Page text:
Barazek is a delicious Syrian cookie with sesame seeds and crushed pistachios, flavored with spices, vanilla and honey. With its light and crisp texture, this little sweet delicacy goes perfectly with a hot drink.
What is barazek?
Barazeks are cookies filled with roasted sesame seeds and pistachio chips from Syria.
These crunchy biscuits are made of a fine sweet dough, very rich in butter and without egg. The texture, both sandy and melting, is similar to that of shortbreads, the famous Scottish butter biscuits. Some barazek recipes use clarified butter (or ghee), a butter that has been melted and where the lactose was removed to only keep the fat.
Each cookie is generously covered with a layer of roasted sesame seeds on one side and crushed pistachios on the other. A honey syrup delicately coats the sesame seeds and brings back an extra sweet flavor while remaining subtle.
Very fragrant, the barazeks contain vanilla essence and a Middle-Eastern spice called mahleb (or mahalepi). Commonly used in cooking and baking in Middle-Eastern countries, this spice is derived from the fruit of a cherry tree called the St Lucie cherry. The taste of the mahleb (or mahalepi) is similar to that of the bitter almond and cherry, and also reminiscent of the orange blossom.
What is the origin of barazek?
Barazek is a typically Syrian culinary specialty, rooted in Damascus, the country’s capital. These cookies are also very popular in Homs or in Aleppo, a city located in the north-west of Syria and famous for its production of tasty pistachios.
Although the barazek is originally a Syrian pastry, the recipe has spread widely throughout the Middle East, including Lebanon and Jordan. It is now common to find the famous sesame biscuits in many Mediterranean countries, exploring local shops and tea shops.
Traditionally, the best barazek can be found in Syrian bakeries. They are sold in a pre-packaged form in metal boxes, to maximize shelf life. These biscuits are an integral part of local culture and traditions, and those pastries are made to be shared with friends, family and neighbors at major parties and gatherings.
For many Syrians, barazek is a sweet treat synonymous with exchange, conviviality and community spirit.
How to make barazek?
Traditional barazeks are usually small (similar to cookies) and shaped fairly thinly, which gives them a very crisp texture. For a softer texture, simply make balls a little thicker and less flat before baking them.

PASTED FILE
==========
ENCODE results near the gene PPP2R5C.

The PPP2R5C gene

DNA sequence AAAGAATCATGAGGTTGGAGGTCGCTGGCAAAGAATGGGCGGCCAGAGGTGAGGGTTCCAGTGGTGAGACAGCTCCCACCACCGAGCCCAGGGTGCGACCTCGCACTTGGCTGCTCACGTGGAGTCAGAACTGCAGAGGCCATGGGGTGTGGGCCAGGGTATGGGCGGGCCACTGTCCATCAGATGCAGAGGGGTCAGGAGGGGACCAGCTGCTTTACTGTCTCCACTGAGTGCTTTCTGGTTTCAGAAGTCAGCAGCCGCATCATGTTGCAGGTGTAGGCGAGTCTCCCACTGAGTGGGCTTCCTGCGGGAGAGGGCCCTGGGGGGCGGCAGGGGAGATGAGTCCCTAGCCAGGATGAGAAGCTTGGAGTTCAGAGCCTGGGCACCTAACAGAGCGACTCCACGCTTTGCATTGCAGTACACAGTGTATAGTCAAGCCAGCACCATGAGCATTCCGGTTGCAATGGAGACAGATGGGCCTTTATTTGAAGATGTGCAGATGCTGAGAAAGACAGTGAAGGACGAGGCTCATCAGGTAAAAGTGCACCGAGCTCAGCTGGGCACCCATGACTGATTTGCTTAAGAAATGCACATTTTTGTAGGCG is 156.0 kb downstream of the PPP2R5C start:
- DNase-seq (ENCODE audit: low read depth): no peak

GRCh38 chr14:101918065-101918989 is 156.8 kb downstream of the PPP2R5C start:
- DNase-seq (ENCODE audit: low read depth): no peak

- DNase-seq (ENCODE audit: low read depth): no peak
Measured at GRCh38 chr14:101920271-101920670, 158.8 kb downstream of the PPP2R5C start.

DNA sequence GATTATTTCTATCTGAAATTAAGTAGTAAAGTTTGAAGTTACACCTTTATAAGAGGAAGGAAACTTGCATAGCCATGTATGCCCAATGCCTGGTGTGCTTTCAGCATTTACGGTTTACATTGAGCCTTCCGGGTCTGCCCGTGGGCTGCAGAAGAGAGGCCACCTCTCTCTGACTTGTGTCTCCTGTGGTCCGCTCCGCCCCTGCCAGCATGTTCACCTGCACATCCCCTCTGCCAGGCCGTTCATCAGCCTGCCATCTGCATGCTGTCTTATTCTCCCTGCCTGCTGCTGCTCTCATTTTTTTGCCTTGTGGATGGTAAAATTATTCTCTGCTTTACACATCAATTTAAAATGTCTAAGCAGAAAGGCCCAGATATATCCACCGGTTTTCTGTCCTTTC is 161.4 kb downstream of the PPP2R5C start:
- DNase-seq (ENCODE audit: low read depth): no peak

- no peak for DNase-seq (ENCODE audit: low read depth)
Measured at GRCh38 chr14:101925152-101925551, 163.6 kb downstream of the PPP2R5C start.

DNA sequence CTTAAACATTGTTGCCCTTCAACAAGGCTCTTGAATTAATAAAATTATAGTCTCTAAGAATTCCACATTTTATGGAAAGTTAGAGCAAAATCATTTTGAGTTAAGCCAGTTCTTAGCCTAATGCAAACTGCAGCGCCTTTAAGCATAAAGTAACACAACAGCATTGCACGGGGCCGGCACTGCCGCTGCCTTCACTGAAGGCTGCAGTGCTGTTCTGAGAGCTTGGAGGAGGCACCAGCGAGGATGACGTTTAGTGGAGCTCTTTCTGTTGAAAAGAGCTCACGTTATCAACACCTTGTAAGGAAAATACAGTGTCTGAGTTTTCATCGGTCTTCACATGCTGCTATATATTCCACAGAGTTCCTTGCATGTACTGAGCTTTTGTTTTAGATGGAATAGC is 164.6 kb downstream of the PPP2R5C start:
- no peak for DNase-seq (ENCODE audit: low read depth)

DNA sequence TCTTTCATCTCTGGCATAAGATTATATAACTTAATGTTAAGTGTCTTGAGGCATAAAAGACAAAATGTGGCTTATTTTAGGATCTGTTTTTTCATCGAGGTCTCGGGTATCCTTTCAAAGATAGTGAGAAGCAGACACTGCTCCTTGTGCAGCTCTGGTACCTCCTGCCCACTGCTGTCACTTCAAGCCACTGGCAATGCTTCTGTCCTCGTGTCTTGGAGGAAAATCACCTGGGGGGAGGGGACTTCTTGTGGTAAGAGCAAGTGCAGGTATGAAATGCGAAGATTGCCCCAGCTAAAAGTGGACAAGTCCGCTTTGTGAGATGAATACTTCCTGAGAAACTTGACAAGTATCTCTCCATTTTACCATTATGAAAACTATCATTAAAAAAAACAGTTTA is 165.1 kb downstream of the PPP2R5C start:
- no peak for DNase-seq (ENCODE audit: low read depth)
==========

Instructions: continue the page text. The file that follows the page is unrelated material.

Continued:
The dough is slightly more sticky and difficult to handle than a standard cookie dough. This is actually so that the pistachio chips and sesame seeds stick correctly on each side and form a beautiful layer on top.
How is barazek served?
Barazeks are often eaten on festive occasions in Syria, but they are also popular at teatime in the middle of the afternoon. They can be enjoyed throughout the year, accompanied by a cup of mint tea, black tea (preferably full-bodied) or a delicious Turkish coffee.
For an even sweeter treat, barazek goes very well with a bowl of ice cream, such as pistachio or vanilla to remind the flavor of the cookies.
- 5 tablespoons honey
- ¼ cup water
- 1¼ cup white sesame seeds
- ⅘ cup unsalted butter (at room temperature)
- ¾ cup caster sugar
- 1 egg
- 1 tablespoon white vinegar
- ½ teaspoon vanilla extract
- 1 teaspoon baking powder
- 1 teaspoon ground mahleb (or mahalepi)
- 3 cups flour , sifted
- ⅓ cup milk (at room temperature)
- ½ cup raw peeled pistachios , chopped or finely crushed
- Mix the honey and water in a small saucepan.
- Place over medium heat and simmer, stirring until honey dissolves. This step lasts about 3 minutes.
- Remove from heat and let cool.
Mix the flour and baking powder.
- Roast the sesame seeds in a dry skillet over medium heat for 2 minutes, stirring constantly until lightly browned. Let cool.
- In the bowl of a stand mixer, mix the butter, egg and sugar with the beater until obtaining a cream.
Add the mahleb (or mahalepi), vinegar and vanilla and mix.
Add the baking powder and flour mixture and using the flat beater, mix until smooth. Do not knead too long.
- Gradually add the milk to form a smooth dough.
- Cover the dough with plastic wrap and let it sit at room temperature for 45 minutes.
Preheat oven to 320 F (160°C) and line two large baking sheets with parchment paper.
- Pour the honey syrup into a large deep plate and add the sesame seeds. Mix.
- Place the chopped pistachios on a plate.
- Form balls of dough the size of a walnut.
- Squeeze each ball of dough on the pistachios, to flatten them a little.
- Turn each biscuit over and dip in the honey syrup and sesame seeds mixture.
Place the cookies on the baking sheet with the sesame seed side up, spacing them approximately 1 inch (2,5 cm).
- Bake for 25 to 30 minutes, turning them halfway, until the edges are golden brown.
- Remove from the oven and leave on the baking sheet for 5 minutes then transfer to a rack to let them cool completely.
- Keep the barazek in an airtight metal container.